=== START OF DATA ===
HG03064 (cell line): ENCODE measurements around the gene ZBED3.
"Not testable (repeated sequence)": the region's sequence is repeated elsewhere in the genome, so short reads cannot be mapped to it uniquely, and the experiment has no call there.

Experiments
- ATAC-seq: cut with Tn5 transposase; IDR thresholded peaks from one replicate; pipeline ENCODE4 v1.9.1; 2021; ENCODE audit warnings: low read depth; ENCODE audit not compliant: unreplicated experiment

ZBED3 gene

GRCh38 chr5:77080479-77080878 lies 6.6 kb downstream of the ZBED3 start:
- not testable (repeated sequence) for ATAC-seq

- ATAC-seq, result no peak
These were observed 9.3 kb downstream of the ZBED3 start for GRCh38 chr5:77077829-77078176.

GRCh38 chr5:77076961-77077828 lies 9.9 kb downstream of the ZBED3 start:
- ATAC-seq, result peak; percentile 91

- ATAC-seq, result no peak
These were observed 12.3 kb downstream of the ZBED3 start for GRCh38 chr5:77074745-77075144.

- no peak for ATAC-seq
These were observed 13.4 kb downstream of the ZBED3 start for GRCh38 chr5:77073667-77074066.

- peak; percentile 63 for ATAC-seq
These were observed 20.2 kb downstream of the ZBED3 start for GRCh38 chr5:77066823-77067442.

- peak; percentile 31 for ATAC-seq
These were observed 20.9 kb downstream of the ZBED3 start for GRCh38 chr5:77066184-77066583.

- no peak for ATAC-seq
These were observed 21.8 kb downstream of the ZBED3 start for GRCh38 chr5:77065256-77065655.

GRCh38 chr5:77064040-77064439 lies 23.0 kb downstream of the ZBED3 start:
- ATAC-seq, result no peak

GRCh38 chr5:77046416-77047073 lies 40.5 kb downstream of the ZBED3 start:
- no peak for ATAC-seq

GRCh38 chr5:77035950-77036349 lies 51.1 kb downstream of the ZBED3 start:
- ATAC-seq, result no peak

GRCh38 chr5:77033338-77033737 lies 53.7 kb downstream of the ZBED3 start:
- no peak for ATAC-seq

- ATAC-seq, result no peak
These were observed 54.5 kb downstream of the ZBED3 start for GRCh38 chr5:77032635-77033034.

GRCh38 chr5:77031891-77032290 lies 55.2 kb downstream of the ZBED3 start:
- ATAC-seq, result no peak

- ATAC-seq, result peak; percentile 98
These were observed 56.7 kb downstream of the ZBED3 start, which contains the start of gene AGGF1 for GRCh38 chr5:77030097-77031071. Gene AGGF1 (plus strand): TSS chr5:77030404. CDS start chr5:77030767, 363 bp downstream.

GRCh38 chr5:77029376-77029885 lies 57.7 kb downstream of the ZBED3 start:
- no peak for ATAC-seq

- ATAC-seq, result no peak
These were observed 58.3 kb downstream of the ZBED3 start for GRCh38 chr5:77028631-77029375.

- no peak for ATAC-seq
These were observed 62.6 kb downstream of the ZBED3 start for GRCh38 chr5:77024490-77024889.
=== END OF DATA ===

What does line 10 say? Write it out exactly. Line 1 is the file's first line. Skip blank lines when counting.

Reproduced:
GRCh38 chr5:77076961-77077828 lies 9.9 kb downstream of the ZBED3 start: